First we rotate by 60 degrees, which takes us to the intersection of the unit circle with the y-axis on its upper half (30 + 60 = 90), which gives us the point $(0,1)$.

Next, reflecting (which just changes the $x$ and $y$ coordinates) gives us the point $(1,0)$, which is different than what we got applying the maps in the other order.

In general, in "most" mathematics, when "multiplication" is actually a kind of composition, then:

$A \circ B$ means: FIRST do $B$, THEN do $A$:

$ABv = (A\circ B)v = A(Bv) = A(B(v))$:

$v \to Bv \to ABv$.

Now, let's use matrices, and see if we get the same answers as I got above.

Let $B$ be the reflection (since the problem says to do that first). You have correctly given this matrix as:

$B = \begin{bmatrix}0&1\\1&0 \end{bmatrix}$.

Therefore, we have:

$B(\frac{\sqrt{3}}{2},\frac{1}{2}) = \begin{bmatrix}0&1\\1&0 \end{bmatrix} \begin{bmatrix}\frac{\sqrt{3}}{2}\\ \frac{1}{2} \end{bmatrix} = \begin{bmatrix} \frac{1}{2}\\ \frac{\sqrt{3}}{2} \end{bmatrix}$

So far, so good.

You have also correctly given the rotation as:

$A = \begin{bmatrix}\frac{1}{2}&-\frac{\sqrt{3}}{2}\\ \frac{\sqrt{3}}{2}&\frac{1}{2} \end{bmatrix}$

So:

$AB(\frac{\sqrt{3}}{2},\frac{1}{2}) = A(\frac{1}{2},\frac{\sqrt{3}}{2}) = \begin{bmatrix}\frac{1}{2}&-\frac{\sqrt{3}}{2}\\ \frac{\sqrt{3}}{2}&\frac{1}{2} \end{bmatrix} \begin{bmatrix}\frac{1}{2}\\ \frac{\sqrt{3}}{2} \end{bmatrix} = \begin{bmatrix}-\frac{1}{2}\\ \frac{\sqrt{3}}{2} \end{bmatrix}$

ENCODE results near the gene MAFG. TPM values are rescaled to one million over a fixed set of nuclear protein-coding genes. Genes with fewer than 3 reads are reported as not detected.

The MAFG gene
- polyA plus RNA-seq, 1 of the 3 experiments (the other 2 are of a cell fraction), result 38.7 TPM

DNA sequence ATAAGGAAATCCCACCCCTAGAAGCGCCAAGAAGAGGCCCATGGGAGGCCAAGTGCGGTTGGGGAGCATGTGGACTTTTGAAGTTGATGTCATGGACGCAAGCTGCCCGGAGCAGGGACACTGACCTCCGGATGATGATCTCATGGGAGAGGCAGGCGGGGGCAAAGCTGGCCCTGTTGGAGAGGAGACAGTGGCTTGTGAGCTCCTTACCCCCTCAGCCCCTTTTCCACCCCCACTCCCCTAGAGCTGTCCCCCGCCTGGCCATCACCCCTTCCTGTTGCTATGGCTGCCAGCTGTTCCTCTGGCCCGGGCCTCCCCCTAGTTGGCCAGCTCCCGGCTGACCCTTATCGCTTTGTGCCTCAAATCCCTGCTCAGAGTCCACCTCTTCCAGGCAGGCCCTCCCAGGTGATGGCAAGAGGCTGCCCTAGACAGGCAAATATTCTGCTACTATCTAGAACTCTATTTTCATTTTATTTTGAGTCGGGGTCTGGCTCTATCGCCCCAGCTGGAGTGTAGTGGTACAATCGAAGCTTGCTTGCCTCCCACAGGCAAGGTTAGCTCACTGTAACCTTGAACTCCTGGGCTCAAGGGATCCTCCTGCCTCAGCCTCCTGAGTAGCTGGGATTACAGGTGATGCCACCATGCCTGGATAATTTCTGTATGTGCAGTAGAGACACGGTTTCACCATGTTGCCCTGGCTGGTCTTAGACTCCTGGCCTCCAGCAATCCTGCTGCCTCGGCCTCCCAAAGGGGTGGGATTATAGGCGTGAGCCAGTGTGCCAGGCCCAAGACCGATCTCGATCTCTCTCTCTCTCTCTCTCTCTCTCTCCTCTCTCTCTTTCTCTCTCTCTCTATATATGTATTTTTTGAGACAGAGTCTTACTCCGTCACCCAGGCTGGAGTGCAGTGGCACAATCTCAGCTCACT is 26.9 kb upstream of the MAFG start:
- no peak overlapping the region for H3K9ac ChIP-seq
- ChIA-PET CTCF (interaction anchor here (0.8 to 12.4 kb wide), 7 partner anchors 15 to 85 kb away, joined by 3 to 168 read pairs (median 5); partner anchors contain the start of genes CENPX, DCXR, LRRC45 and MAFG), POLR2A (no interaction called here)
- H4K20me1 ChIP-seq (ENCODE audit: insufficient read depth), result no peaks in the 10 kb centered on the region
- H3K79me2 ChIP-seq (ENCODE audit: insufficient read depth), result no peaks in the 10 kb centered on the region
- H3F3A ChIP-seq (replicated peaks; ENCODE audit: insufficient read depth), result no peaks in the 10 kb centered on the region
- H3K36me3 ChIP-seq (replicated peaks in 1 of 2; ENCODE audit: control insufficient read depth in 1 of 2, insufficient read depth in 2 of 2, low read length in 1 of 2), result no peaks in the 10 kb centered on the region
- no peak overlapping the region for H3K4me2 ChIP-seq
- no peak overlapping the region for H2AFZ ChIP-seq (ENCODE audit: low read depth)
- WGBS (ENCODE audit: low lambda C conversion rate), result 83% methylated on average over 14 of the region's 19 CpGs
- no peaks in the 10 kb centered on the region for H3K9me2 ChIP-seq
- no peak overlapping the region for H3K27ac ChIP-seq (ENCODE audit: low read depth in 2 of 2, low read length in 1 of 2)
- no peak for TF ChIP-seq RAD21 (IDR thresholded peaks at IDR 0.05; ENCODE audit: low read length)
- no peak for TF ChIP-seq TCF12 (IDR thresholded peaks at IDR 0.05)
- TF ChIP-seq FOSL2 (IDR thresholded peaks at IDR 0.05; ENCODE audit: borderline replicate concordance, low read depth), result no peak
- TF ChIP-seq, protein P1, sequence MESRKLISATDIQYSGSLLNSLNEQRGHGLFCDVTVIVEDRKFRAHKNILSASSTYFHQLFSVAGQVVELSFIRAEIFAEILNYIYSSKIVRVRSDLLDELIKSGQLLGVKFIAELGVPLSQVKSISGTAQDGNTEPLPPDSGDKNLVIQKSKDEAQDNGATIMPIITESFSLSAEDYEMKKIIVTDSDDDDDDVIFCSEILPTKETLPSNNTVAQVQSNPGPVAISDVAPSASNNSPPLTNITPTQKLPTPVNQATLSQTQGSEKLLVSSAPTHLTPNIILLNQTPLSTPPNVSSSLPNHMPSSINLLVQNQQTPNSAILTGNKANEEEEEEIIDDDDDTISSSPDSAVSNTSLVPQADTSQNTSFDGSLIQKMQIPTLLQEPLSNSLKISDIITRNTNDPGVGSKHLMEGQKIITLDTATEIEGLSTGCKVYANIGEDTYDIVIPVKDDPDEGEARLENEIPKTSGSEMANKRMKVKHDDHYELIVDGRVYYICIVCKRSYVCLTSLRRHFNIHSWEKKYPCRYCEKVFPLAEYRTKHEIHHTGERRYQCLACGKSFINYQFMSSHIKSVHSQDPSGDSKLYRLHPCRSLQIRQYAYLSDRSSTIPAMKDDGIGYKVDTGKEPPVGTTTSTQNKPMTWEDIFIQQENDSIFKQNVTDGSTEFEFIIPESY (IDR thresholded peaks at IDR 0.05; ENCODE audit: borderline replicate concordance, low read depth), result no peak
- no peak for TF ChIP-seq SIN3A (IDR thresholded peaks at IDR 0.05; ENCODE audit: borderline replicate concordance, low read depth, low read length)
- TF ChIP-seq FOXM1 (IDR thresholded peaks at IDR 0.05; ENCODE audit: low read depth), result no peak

Since this agrees with what I found above, it appears we are on the right track.

Now, the "all-in-one-fell-swoop" matrix for the composition, should be $AB$, which is:

$AB = \begin{bmatrix}\frac{1}{2}&-\frac{\sqrt{3}}{2}\\ \frac{\sqrt{3}}{2}&\frac{1}{2} \end{bmatrix} \begin{bmatrix}0&1\\1&0 \end{bmatrix} = \begin{bmatrix}-\frac{\sqrt{3}}{2}&\frac{1}{2}\\ \frac{1}{2}&\frac{\sqrt{3}}{2} \end{bmatrix}$

Let's verify as a sanity check that this takes our chosen point to the same end result as "doing the steps one at a time":

$AB(\frac{\sqrt{3}}{2},\frac{1}{2}) = \begin{bmatrix}-\frac{\sqrt{3}}{2}&\frac{1}{2}\\ \frac{1}{2}&\frac{\sqrt{3}}{2} \end{bmatrix} \begin{bmatrix}\frac{\sqrt{3}}{2}\\ \frac{1}{2} \end{bmatrix} = \begin{bmatrix}-\frac{1}{2}\\ \frac{\sqrt{3}}{2} \end{bmatrix}$

which is exactly what we got before.

As an aside, note that:

$BA = \begin{bmatrix}0&1\\1&0 \end{bmatrix} \begin{bmatrix}\frac{1}{2}&-\frac{\sqrt{3}}{2}\\ \frac{\sqrt{3}}{2}&\frac{1}{2} \end{bmatrix} = \begin{bmatrix}\frac{\sqrt{3}}{2}&\frac{1}{2}\\ \frac{1}{2}&-\frac{\sqrt{3}}{2} \end{bmatrix}$

which is NOT the same matrix as $AB$, so we should not expect it to have the same effect. Indeed, using our same "test point", we find that:

$BA(\frac{\sqrt{3}}{2},\frac{1}{2}) = \begin{bmatrix}\frac{\sqrt{3}}{2}&\frac{1}{2}\\ \frac{1}{2}&-\frac{\sqrt{3}}{2} \end{bmatrix} \begin{bmatrix}\frac{\sqrt{3}}{2}\\ \frac{1}{2} \end{bmatrix} = \begin{bmatrix}1\\0 \end{bmatrix}$

which again agrees with our "non-matrix" analysis at the beginning of this post.

Again, I want to stress that it is NOT customary to do rotations or reflections first, but rather, if you are instructed to apply $B$, then $A$, the matrix you want is going to be $AB$, not $BA$ as you might think from "reading left-to-right" (in other words, the composition of two functions $f\circ g$ is "order-reversing", we do $g$ first, not $f$).